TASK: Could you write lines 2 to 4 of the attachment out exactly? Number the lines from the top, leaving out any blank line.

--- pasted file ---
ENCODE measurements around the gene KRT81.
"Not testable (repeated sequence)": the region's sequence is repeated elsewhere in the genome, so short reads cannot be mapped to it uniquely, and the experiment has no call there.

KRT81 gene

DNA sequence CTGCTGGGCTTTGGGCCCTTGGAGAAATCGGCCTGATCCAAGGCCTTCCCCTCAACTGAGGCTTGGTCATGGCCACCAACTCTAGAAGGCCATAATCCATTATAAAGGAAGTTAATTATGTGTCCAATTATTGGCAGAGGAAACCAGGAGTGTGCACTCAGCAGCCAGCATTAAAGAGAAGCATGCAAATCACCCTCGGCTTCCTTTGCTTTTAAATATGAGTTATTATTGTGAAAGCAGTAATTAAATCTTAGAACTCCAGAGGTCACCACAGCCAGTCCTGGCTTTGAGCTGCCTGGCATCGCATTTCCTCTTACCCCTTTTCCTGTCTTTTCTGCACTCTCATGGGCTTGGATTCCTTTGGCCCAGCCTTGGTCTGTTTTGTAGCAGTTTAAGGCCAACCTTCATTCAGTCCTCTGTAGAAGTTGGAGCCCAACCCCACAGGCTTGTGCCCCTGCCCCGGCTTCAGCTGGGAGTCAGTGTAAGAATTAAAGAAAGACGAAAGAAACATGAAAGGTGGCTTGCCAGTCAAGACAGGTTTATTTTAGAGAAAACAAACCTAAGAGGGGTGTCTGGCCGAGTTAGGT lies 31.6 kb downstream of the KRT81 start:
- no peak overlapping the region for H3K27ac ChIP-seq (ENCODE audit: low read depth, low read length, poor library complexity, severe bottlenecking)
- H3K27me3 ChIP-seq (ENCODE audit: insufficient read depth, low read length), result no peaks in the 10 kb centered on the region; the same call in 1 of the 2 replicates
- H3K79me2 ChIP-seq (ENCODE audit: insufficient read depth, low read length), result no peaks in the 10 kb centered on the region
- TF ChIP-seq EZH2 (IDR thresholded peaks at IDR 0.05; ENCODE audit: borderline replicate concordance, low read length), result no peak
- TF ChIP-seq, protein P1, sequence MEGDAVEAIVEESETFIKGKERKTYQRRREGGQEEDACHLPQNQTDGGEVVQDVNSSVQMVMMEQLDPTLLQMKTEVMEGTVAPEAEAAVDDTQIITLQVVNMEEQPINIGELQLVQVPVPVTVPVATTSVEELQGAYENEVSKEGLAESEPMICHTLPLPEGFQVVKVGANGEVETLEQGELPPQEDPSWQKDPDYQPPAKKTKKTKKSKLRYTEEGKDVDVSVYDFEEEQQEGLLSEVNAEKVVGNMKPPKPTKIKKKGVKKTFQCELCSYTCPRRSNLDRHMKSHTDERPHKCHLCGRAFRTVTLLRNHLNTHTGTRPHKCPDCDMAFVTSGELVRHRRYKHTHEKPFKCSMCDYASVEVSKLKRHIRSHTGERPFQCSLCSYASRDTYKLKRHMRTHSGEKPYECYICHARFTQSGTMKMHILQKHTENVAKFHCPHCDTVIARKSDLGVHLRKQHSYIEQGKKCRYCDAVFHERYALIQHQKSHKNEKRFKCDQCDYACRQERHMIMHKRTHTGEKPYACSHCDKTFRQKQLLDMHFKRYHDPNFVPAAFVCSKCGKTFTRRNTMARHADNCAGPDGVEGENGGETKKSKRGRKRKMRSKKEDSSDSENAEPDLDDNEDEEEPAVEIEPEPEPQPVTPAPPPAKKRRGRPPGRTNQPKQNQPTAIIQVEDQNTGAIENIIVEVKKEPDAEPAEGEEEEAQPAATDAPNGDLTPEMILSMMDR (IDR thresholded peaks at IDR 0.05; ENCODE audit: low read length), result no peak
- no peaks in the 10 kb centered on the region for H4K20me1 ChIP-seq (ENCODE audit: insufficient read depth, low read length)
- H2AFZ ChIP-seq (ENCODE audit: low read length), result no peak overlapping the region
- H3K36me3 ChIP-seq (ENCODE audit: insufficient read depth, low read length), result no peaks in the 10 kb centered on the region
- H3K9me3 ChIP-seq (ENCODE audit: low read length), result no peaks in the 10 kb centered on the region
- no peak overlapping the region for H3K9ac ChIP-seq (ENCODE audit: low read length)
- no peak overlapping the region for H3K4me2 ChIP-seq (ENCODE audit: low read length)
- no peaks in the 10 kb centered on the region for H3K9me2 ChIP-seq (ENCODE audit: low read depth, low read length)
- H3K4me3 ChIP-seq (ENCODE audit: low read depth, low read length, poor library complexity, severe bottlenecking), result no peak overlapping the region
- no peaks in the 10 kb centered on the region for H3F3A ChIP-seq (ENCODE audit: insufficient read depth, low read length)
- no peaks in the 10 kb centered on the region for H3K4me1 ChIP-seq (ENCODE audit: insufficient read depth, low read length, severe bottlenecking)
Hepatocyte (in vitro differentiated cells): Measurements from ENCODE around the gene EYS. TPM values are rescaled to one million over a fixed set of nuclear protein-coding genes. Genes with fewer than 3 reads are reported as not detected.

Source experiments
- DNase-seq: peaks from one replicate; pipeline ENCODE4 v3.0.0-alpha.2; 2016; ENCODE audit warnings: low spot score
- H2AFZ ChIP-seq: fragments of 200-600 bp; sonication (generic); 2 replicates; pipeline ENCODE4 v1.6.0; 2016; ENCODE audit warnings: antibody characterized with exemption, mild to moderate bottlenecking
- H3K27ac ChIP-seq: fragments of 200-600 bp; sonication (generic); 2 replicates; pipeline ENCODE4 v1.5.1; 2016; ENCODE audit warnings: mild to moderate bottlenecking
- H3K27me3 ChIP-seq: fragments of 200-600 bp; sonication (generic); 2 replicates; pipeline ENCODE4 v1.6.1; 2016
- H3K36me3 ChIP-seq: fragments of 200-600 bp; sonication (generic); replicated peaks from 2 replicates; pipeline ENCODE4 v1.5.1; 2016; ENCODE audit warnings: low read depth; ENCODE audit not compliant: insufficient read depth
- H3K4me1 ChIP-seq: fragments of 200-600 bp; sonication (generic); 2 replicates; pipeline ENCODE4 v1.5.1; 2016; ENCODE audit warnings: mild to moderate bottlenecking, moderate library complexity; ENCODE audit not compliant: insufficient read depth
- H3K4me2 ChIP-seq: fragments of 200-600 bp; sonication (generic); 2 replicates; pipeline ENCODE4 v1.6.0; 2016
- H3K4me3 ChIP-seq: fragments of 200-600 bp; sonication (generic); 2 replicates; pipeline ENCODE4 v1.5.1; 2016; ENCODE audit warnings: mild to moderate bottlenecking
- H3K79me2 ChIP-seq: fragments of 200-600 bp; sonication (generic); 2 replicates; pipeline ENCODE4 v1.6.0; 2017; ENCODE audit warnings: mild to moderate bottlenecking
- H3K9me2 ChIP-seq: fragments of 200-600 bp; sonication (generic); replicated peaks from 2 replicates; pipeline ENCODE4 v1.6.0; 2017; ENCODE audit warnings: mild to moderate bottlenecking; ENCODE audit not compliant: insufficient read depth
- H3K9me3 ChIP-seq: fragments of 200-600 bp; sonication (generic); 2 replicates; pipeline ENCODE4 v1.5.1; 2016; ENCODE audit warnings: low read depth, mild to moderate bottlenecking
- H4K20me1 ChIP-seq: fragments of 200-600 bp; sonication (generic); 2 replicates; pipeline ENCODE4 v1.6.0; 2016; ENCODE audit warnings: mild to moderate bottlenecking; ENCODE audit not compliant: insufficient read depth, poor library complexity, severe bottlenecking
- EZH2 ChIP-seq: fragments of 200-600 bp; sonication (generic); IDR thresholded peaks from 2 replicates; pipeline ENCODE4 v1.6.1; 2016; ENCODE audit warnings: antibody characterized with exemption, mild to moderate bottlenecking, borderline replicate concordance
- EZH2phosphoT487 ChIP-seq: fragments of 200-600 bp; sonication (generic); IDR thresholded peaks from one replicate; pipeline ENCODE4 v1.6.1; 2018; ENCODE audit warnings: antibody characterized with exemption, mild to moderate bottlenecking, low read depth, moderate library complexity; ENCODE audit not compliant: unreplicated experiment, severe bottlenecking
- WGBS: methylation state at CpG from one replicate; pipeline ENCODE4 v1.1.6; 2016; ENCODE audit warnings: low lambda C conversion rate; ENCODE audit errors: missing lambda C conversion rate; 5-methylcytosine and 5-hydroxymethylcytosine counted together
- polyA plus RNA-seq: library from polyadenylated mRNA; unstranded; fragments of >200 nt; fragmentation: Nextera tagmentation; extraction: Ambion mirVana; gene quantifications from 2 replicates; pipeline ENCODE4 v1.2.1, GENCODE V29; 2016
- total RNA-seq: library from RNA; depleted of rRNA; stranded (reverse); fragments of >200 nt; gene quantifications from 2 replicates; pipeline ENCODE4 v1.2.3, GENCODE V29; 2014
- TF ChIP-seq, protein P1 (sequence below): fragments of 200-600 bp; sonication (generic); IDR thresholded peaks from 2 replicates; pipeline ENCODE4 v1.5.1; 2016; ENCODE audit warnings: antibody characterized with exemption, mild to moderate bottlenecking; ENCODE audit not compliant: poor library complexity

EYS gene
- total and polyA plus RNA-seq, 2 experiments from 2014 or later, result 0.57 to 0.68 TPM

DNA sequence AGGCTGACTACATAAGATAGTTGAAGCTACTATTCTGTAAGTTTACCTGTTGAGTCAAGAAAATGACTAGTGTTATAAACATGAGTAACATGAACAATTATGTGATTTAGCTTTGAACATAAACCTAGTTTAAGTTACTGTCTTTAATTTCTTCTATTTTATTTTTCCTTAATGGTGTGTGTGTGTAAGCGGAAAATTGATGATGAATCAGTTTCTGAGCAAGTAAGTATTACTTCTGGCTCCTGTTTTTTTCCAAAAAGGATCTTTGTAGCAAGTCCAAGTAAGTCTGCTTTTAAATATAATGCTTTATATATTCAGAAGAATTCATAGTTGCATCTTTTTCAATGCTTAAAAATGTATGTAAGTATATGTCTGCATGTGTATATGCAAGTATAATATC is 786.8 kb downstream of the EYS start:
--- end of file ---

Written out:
"Not testable (repeated sequence)": the region's sequence is repeated elsewhere in the genome, so short reads cannot be mapped to it uniquely, and the experiment has no call there.

KRT81 gene

DNA sequence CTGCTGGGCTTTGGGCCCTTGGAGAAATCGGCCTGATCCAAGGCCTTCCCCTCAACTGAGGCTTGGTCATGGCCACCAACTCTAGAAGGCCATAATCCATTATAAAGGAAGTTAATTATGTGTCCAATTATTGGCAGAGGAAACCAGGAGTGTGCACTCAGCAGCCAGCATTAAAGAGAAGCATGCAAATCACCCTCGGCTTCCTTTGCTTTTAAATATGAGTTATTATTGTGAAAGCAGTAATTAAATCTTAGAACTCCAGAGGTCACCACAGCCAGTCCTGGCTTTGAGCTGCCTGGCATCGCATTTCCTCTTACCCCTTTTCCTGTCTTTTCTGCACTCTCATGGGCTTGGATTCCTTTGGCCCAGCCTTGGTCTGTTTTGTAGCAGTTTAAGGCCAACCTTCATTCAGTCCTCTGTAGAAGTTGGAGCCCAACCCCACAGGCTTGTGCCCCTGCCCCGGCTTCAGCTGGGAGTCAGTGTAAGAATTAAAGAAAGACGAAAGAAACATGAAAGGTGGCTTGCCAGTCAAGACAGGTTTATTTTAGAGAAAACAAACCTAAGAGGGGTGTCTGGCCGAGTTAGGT lies 31.6 kb downstream of the KRT81 start: